The Declaration of Istanbul1 was the professional societies’ response to global organ trafficking and was designed to establish professional norms and principles in the same way as the World Health Organization’s Guiding Principles2 established norms and principles for governments and their health authorities. The Declaration of Istanbul was created by The Transplantation Society in partnership with the International Society of Nephrology in 2008 through a meeting of more than 150 individuals from more than 70 countries, from a variety of disciplines including ethicists, health professionals, and policy makers. The meeting was deliberately placed in Istanbul as the bridge between east and west, as well as the different religious traditions, to signal the global nature of the resultant professional standards.
In the mid 2000s, this focus on organ trafficking at both governmental and professional levels lead to a reduction in commercial organ transplantation. The international approbation heaped on China for use of executed prisoner organs as an export business also impacted, with a final ban on the use of executed prisoner organs by 2015.
A number of high profile arrests and prosecutions in Pakistan, India, and China were followed by visible and measurable actions taken by wealthy countries with poor organ transplantation rates. Israel, for example, legislated to stop use of health insurance to pay for illegal transplants overseas; Malaysia banned provision of immunosuppressants for patients returning to the country with transplants. Many countries turned, with varying success, to the task of increasing self-sufficiency through domestic deceased and living donor transplants, including European countries, Canada, United States, Australia, and Saudi Arabia.
Numbers of commercial transplants have increased again in the past 5 years, with major commercial programs in Egypt, Pakistan, India, Bangladesh, Sri Lanka, Cambodia, Vietnam, and Mexico. Ineffective legislative implementation, poor enforcement, and substantial profits have again driven illegal transplant numbers up in the past few years. Greater sophistication has been needed in definitions of organ trafficking, and reinvigorated legislation has thus become important.
Responding to the recrudescence of organ trafficking and transplant commercialism, the Council of Europe has created a treaty for international action,3 the Pontifical Academy of Science has considered organ trafficking in the context of human trafficking, and the Declaration of Istanbul Custodian Group has reviewed actions that might bring downward pressure to bear on the profit seeking clinical transplant programs.4 In this context the article: Management of patients who receive an organ transplant abroad and return home for follow-up care: Recommendations from the Declaration of Istanbul Custodian Group5 in this month’s issue, has addressed the question of what response nations might make to discourage people from seeking dangerous and illegal transplants in medical tourism destinations. In some countries, individuals can be prosecuted for undertaking illegal acts in foreign destinations—so-called extra-jurisdictional legislation. The core of the Declaration of Istanbul Custodian Group proposal is that this approach should be extended from instances of child sexual abuse to instances of commercial organ transplantation.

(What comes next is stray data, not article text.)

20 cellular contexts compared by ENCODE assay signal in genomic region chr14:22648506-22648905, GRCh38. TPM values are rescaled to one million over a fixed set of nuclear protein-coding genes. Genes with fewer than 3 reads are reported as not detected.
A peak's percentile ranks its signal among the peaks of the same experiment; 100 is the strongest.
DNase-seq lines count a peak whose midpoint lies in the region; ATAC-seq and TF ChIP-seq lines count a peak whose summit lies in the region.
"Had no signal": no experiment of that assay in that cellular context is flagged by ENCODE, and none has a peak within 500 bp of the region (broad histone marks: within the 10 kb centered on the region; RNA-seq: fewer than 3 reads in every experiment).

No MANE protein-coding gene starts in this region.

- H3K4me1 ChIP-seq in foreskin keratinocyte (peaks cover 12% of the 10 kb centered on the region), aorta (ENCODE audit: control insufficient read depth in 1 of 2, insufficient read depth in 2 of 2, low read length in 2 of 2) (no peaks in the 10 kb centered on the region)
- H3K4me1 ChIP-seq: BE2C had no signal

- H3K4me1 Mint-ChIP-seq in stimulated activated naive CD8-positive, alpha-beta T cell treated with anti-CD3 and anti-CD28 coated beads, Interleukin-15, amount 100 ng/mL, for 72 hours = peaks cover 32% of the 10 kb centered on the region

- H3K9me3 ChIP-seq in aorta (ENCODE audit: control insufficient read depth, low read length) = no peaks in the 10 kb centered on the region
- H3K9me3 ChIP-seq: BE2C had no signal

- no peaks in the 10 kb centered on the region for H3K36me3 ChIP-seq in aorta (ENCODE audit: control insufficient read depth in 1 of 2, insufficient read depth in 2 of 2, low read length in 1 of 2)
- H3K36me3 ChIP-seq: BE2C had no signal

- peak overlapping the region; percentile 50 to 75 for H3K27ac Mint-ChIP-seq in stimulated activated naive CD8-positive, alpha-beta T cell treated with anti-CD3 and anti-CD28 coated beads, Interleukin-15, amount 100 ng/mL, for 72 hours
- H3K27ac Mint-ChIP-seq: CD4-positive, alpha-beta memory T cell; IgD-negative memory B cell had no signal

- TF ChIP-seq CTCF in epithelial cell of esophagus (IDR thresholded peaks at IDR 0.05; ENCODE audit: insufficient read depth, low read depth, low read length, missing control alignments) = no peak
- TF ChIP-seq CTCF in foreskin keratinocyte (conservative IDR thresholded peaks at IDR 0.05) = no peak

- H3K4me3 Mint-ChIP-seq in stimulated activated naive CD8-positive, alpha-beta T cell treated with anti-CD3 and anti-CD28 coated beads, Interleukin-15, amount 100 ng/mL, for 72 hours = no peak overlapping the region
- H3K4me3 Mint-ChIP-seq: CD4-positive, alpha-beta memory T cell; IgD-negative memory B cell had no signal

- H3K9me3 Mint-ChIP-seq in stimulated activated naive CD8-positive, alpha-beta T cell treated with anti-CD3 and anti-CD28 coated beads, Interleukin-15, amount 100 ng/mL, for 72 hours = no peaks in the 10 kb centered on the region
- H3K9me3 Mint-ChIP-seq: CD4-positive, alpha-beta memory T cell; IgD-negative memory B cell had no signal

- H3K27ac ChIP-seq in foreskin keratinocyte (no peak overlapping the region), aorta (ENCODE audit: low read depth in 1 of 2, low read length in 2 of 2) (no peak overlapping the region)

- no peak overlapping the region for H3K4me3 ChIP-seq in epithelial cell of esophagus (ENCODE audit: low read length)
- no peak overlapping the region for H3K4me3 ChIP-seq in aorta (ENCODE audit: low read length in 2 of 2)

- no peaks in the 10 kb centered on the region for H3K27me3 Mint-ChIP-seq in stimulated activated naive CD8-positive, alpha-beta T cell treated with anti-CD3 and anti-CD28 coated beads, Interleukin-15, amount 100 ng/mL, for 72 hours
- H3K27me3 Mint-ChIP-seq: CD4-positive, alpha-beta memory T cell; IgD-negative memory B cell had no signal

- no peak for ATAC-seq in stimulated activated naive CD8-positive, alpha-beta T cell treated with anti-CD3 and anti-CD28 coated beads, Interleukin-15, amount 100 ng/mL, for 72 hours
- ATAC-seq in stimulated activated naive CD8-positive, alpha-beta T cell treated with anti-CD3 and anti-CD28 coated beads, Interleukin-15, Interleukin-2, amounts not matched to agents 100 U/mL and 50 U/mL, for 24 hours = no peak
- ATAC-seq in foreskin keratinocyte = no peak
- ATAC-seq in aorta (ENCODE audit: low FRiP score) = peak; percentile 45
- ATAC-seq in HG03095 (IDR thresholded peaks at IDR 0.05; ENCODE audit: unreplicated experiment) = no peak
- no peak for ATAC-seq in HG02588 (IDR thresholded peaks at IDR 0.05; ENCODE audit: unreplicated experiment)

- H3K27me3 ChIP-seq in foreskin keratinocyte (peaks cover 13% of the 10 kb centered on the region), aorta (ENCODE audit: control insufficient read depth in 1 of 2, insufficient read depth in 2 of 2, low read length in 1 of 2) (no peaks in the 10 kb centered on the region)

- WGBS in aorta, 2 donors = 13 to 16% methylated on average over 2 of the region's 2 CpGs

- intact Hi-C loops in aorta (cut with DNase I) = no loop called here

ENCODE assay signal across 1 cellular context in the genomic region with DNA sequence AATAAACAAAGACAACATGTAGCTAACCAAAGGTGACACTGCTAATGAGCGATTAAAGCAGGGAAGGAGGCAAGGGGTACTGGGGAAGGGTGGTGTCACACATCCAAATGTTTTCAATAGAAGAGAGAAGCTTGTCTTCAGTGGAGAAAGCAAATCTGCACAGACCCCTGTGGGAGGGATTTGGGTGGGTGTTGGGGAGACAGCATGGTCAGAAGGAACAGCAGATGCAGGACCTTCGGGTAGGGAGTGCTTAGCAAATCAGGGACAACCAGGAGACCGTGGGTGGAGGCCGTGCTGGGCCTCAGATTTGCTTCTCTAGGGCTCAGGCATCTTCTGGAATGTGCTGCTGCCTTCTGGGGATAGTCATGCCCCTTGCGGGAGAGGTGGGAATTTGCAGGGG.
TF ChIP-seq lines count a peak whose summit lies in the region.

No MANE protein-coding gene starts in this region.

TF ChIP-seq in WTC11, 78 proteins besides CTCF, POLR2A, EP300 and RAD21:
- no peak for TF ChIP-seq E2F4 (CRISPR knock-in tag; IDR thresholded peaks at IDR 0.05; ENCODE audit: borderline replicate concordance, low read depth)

The practical complexity of successful prosecution of patients, who have received transplants overseas, and the ethical dilemmas that this places on physicians are of course the issues which spring to the mind of those of us who care for transplant patients. Very few such patients arrive in the clinic with a discharge summary and those that do fail to detail the donor. None admit to undertaking an illegal act, many claiming instead to have been transplanted from a nephew, niece, or other unspecified relative. The fact that doctors are not empowered as investigative agents does not stop countries from legislating mandatory reporting of certain infections or suspected child abuse, so why not require reporting of all overseas transplants? The difference for the physician is that reporting suspected child abuse is acting for, not against, the interests of your patient.
Advocating for an international set of principles for essential care for transplant recipients and respect of the donor who has been the source of organs is unarguable. Agreement on the detail and application to each nation would be an enormous task, which some will argue will fail to impact where it is most needed in the countries turning a blind eye to a profiteering medical establishment. That did not stop advocates for abolishing slavery, and it should not stop professionals now from standing up to the “iPad for a kidney” profiteers and bringing to attention organ trafficking.6
1. Steering Committee of the Istanbul Summit. Organ trafficking and transplant tourism and commercialism: the Declaration of Istanbul. Lancet
2. World Health Organization WHO Guiding Principles on Human Cell, Tissue and Organ Transplantation. Transplantation
3. López-Fraga M, Domínguez-Gil B, Capron AM, et al. A needed convention against trafficking in human organs. Lancet
4. Danovitch GM, Chapman J, Capron AM, et al. Organ trafficking and transplant tourism: the role of global professional ethical standards-The 2008 Declaration of Istanbul. Transplantation
5. Domínguez-Gil B, Danovitch G, Martin DE, et al. Management of patients who receive an organ transplant abroad and return home for follow-up care: recommendations from the Declaration of Istanbul Custodian Group. Transplantation
6. Widdop K. Desperate Chinese boy, 17, sells kidney for £2,000 to buy an iPad and iPhone. Daily Mail
. April 6, 2012. http://www.dailymail.co.uk/news/article-2126172/Chinese-boy-sells-kidney-buy-iPad-iPhone.html
. Accessed Sept 14, 2017.